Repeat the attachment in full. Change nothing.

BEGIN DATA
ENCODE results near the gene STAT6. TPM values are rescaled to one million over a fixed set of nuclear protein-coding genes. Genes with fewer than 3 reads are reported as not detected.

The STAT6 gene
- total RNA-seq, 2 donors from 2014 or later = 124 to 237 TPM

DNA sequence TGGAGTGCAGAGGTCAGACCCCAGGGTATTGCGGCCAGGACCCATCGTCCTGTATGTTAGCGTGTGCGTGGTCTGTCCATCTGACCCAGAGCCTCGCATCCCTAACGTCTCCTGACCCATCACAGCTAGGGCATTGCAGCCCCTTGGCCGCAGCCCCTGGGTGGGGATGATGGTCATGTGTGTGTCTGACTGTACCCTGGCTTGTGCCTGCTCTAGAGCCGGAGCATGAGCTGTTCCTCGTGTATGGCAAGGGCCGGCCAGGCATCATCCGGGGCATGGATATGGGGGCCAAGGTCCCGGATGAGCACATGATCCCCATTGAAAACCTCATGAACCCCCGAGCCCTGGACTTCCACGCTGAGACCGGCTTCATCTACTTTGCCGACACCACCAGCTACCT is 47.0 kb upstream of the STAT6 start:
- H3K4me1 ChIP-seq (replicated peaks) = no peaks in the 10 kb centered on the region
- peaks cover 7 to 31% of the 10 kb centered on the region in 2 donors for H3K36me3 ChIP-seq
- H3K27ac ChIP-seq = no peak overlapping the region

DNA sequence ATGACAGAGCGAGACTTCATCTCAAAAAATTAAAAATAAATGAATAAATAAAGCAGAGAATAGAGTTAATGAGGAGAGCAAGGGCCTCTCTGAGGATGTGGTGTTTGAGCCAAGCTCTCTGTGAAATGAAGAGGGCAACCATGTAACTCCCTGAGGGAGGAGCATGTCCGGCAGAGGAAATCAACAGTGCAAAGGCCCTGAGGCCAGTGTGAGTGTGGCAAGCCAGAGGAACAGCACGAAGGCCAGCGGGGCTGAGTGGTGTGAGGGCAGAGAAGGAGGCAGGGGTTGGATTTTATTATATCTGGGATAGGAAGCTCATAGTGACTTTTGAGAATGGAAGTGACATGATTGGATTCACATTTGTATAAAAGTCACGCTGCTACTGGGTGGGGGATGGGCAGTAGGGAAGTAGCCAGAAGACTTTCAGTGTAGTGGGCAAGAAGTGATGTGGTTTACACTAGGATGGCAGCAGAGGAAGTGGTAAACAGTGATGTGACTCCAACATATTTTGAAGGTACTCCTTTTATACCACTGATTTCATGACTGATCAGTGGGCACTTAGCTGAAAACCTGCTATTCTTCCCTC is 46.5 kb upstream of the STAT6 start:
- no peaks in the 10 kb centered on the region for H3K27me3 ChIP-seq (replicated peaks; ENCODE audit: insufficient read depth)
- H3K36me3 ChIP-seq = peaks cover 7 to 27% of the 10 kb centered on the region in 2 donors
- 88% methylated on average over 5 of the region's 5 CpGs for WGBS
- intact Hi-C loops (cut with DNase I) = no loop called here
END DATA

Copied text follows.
ENCODE results near the gene STAT6. TPM values are rescaled to one million over a fixed set of nuclear protein-coding genes. Genes with fewer than 3 reads are reported as not detected.

The STAT6 gene
- total RNA-seq, 2 donors from 2014 or later = 124 to 237 TPM

DNA sequence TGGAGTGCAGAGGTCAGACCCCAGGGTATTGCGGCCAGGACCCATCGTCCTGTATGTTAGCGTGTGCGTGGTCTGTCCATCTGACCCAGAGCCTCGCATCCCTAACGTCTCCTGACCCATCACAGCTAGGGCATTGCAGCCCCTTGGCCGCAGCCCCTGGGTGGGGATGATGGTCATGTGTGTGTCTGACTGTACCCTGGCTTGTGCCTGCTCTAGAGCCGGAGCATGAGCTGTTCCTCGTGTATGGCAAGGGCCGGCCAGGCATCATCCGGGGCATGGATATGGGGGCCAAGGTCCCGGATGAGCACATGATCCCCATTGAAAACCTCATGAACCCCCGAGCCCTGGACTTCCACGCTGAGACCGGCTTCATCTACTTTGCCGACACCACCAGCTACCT is 47.0 kb upstream of the STAT6 start:
- H3K4me1 ChIP-seq (replicated peaks) = no peaks in the 10 kb centered on the region
- peaks cover 7 to 31% of the 10 kb centered on the region in 2 donors for H3K36me3 ChIP-seq
- H3K27ac ChIP-seq = no peak overlapping the region

DNA sequence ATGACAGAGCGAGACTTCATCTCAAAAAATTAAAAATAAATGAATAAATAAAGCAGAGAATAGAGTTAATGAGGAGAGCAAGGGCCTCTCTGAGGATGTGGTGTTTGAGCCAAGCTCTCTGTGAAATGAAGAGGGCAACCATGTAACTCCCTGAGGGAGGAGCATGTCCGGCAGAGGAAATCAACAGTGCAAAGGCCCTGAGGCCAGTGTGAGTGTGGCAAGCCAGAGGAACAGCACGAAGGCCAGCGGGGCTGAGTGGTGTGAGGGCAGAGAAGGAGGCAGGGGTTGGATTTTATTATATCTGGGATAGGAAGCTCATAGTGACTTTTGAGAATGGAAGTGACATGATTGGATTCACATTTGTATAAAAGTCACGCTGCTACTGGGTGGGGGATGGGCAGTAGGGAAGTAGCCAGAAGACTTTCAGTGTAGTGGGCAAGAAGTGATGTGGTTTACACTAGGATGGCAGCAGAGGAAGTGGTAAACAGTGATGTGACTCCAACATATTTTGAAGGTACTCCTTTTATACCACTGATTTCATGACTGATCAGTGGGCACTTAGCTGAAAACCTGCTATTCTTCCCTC is 46.5 kb upstream of the STAT6 start:
- no peaks in the 10 kb centered on the region for H3K27me3 ChIP-seq (replicated peaks; ENCODE audit: insufficient read depth)
- H3K36me3 ChIP-seq = peaks cover 7 to 27% of the 10 kb centered on the region in 2 donors
- 88% methylated on average over 5 of the region's 5 CpGs for WGBS
- intact Hi-C loops (cut with DNase I) = no loop called here